Rachel Connolly may be a social care graduate, but she now has her sights set on full-time dairy farming.
The 23-year-old, who resides in Mitchelstown, Co. Cork, does not hail from a farming background but has been an animal enthusiast from a tender age.
“I always had a huge interest in animals from an early age, then met my partner who grew up farming and continues to do so.” the 23-year-old told That’s Farming.
“My love for livestock started when I had to calf a cow by myself when himself was away at silage. I will never forget it; it was surreal. It sparked a huge interest for me. I haven’t looked back since.”
Dairy and suckler farming
Rachel and her partner, Sean, run a 75-strong herd of pedigree Holstein Friesians, Herefords and Limousins.
The farm is traditionally a suckler-beef enterprise, but in recent years, they have been preparing to venture into dairying. In spring 2021, they will milk a 50-cow herd in a newly built 12-unit Dairymaster parlour.
“Our pedigree Limousin and Hereford herds are growing each year. For me, the most enjoyable aspect would have to be calving or calf-rearing. I love seeing every animal thrive. It makes the job so worthwhile. Summer nights doing silage are great craic too.”
“Beef prices are disheartening and seem to be getting worse. Setting up our dairy enterprise was financially challenging and time-consuming.”
“Animal husbandry would be a huge passion of mine. It is so rewarding seeing animals thrive, especially rearing them from a young age. I have a keen interest in fertility management and genetics.”
Rachel plays a rather varied role on-farm with her responsibilities varying from paperwork to calf-rearing and machinery-related tasks.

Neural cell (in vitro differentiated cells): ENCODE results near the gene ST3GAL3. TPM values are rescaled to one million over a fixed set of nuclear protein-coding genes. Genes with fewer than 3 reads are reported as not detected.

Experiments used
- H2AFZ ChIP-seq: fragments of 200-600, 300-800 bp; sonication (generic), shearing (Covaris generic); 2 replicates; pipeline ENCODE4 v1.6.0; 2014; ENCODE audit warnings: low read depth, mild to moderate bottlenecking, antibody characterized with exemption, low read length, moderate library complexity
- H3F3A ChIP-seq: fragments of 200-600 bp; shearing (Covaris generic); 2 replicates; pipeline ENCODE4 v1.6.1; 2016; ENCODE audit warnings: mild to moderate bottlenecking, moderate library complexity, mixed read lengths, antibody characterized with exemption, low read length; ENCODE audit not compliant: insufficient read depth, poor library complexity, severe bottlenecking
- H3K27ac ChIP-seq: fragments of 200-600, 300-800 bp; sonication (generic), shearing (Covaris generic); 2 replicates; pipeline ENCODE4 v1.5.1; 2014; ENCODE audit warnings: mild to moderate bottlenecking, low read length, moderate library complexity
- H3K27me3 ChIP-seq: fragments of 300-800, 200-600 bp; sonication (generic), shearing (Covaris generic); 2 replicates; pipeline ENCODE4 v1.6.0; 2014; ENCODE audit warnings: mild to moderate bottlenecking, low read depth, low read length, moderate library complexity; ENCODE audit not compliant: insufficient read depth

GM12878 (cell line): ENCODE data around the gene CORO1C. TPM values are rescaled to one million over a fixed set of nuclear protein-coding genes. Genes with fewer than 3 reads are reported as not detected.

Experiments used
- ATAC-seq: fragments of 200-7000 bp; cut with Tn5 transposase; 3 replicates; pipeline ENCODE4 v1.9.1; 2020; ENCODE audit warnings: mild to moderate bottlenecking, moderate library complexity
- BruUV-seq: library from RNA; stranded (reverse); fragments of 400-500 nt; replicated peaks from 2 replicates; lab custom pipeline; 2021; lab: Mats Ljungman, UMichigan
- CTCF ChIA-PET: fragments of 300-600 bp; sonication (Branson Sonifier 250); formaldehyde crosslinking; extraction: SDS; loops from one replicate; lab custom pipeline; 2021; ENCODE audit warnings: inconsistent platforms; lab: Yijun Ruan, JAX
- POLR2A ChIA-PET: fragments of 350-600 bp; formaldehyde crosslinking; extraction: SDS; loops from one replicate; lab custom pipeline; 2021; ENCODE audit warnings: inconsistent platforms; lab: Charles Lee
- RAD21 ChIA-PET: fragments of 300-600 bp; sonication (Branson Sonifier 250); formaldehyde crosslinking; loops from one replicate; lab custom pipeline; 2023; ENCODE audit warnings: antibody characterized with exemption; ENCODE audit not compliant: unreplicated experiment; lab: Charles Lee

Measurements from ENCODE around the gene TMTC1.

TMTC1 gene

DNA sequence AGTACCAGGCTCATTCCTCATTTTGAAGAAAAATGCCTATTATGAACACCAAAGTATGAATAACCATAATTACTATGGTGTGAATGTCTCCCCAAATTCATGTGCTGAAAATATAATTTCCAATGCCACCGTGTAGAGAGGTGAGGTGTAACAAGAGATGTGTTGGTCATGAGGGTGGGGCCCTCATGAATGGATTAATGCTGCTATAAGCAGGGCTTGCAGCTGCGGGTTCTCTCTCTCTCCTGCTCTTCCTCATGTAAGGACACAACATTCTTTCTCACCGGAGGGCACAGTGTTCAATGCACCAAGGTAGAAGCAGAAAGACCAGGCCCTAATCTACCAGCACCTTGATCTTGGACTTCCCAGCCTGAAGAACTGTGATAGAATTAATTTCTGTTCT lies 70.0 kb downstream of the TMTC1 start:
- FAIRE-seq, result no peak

“I manage the paperwork for the farm – I find the HerdWatch app a great help compared to the traditional way of doing things.”
“Calf rearing is also a huge part of my role along with animal husbandry. I give a hand with silage when needed along with spreading fertiliser, land levelling, fencing etc. It’s a versatile and rewarding role.”
Women in ag
The 23-year-old believes that there is a lack of recognition for the work that women contribute to farms. However, she said an attitude change has led to an improvement in recent years.
She stressed that women play a vital role in the agricultural industry in Ireland, and this deserves recognition.
“There is often a perception that because you are a woman, there’s a lack of knowledge, but that’s not the case. Also, not being physically strong enough for the job is often another perception, but anyone can find it a physically demanding role – not just women.”
“Every woman in agriculture that I know puts in 110% effort into the job – equal to all men in the industry – the gender barrier is slowing but surely starting to fade away.
“It’s great to see some women having lead roles in organisations and state agencies. It gives younger female encouragement to join the sector.”
“Women are starting to be considered as equals on the farm and not just ‘help’. It’s a lifestyle, not just a job and it’s a lovely one too.”
“Being a woman in the sector, you have to go above and beyond to prove yourself. It can be challenging, especially meeting people with negative attitudes/comments towards women in agriculture and undermining our abilities and strengths.”
“However, the career itself makes it all worthwhile. At the end of the day, whether you are male or female, farming is farming and if you work very hard and love the job that is all that matters.”
Looking ahead, Rachel intends to complete her Green Certificate and has plans to increase their herd size so she can become a full-time dairy farmer.
“Farming is unlike any other career – every season is different in farming. You have silage in summer, calving in spring, no two days are the same. It is great being your own boss too.”
“It can be difficult to break into the sector financially, but perseverance and passion for the sector are the main keys to succeeding. You must love it. It’s that simple.”
“Farming, as a young woman in Ireland, has shaped me into the strong, resilient, forward-thinking individual that I am today. This career has given me the grit and gumption to get up and go,” she concluded.